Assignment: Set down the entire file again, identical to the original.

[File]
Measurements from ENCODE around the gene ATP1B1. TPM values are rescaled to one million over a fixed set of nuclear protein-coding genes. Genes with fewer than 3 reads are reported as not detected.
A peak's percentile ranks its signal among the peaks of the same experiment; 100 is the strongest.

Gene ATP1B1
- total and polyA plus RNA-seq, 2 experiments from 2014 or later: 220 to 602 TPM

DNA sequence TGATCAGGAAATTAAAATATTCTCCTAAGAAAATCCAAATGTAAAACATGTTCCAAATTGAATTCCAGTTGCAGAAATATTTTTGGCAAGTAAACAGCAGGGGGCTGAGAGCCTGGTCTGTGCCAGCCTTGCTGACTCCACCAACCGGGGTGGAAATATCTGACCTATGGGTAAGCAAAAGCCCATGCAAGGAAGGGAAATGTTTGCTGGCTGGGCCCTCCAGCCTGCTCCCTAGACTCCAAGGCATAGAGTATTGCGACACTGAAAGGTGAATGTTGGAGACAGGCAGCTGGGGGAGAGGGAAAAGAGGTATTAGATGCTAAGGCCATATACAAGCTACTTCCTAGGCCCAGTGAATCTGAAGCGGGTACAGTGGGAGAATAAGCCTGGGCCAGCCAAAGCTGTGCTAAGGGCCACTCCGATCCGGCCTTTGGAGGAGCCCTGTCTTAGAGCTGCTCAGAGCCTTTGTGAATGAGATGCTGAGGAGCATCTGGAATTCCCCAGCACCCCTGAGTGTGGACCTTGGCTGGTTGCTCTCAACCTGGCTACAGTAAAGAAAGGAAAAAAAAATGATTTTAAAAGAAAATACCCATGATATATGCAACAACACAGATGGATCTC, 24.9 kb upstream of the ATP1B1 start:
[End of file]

Measurements from ENCODE around the gene ATP1B1. TPM values are rescaled to one million over a fixed set of nuclear protein-coding genes. Genes with fewer than 3 reads are reported as not detected.
A peak's percentile ranks its signal among the peaks of the same experiment; 100 is the strongest.

Gene ATP1B1
- total and polyA plus RNA-seq, 2 experiments from 2014 or later: 220 to 602 TPM

DNA sequence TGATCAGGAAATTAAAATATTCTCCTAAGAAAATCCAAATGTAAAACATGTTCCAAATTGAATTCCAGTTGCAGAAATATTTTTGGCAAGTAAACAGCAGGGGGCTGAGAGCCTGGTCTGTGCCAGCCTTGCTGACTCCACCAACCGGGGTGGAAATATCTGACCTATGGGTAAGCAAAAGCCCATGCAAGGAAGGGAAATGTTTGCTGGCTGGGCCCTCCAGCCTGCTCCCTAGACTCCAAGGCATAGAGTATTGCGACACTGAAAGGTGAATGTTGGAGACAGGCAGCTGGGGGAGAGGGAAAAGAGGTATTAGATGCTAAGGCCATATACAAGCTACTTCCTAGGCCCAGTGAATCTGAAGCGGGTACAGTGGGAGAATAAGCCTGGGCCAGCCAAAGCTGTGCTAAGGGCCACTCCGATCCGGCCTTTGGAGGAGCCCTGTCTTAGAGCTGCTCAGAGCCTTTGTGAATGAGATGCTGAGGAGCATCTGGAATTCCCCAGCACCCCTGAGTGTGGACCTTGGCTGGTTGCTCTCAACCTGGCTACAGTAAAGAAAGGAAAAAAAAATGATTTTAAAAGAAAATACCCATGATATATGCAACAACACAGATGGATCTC, 24.9 kb upstream of the ATP1B1 start: